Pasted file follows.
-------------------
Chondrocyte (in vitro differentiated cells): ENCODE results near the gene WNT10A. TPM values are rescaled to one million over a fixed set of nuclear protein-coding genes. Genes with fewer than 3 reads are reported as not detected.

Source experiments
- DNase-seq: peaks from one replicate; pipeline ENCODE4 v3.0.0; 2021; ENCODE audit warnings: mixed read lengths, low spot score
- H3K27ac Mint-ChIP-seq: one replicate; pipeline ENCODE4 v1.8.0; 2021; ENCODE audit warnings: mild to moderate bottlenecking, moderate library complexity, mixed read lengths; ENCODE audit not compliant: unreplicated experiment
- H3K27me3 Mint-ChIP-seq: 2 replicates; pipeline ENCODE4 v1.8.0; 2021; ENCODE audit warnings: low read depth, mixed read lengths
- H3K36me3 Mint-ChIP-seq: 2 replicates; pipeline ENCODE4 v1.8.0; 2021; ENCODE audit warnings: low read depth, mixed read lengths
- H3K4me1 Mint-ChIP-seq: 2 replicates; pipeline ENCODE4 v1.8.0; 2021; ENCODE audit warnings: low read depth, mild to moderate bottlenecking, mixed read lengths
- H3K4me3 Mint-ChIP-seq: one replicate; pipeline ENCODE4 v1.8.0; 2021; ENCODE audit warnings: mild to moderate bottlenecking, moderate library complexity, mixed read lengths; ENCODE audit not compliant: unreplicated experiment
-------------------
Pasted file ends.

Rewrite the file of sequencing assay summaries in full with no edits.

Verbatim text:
Chondrocyte (in vitro differentiated cells): ENCODE results near the gene WNT10A. TPM values are rescaled to one million over a fixed set of nuclear protein-coding genes. Genes with fewer than 3 reads are reported as not detected.

Source experiments
- DNase-seq: peaks from one replicate; pipeline ENCODE4 v3.0.0; 2021; ENCODE audit warnings: mixed read lengths, low spot score
- H3K27ac Mint-ChIP-seq: one replicate; pipeline ENCODE4 v1.8.0; 2021; ENCODE audit warnings: mild to moderate bottlenecking, moderate library complexity, mixed read lengths; ENCODE audit not compliant: unreplicated experiment
- H3K27me3 Mint-ChIP-seq: 2 replicates; pipeline ENCODE4 v1.8.0; 2021; ENCODE audit warnings: low read depth, mixed read lengths
- H3K36me3 Mint-ChIP-seq: 2 replicates; pipeline ENCODE4 v1.8.0; 2021; ENCODE audit warnings: low read depth, mixed read lengths
- H3K4me1 Mint-ChIP-seq: 2 replicates; pipeline ENCODE4 v1.8.0; 2021; ENCODE audit warnings: low read depth, mild to moderate bottlenecking, mixed read lengths
- H3K4me3 Mint-ChIP-seq: one replicate; pipeline ENCODE4 v1.8.0; 2021; ENCODE audit warnings: mild to moderate bottlenecking, moderate library complexity, mixed read lengths; ENCODE audit not compliant: unreplicated experiment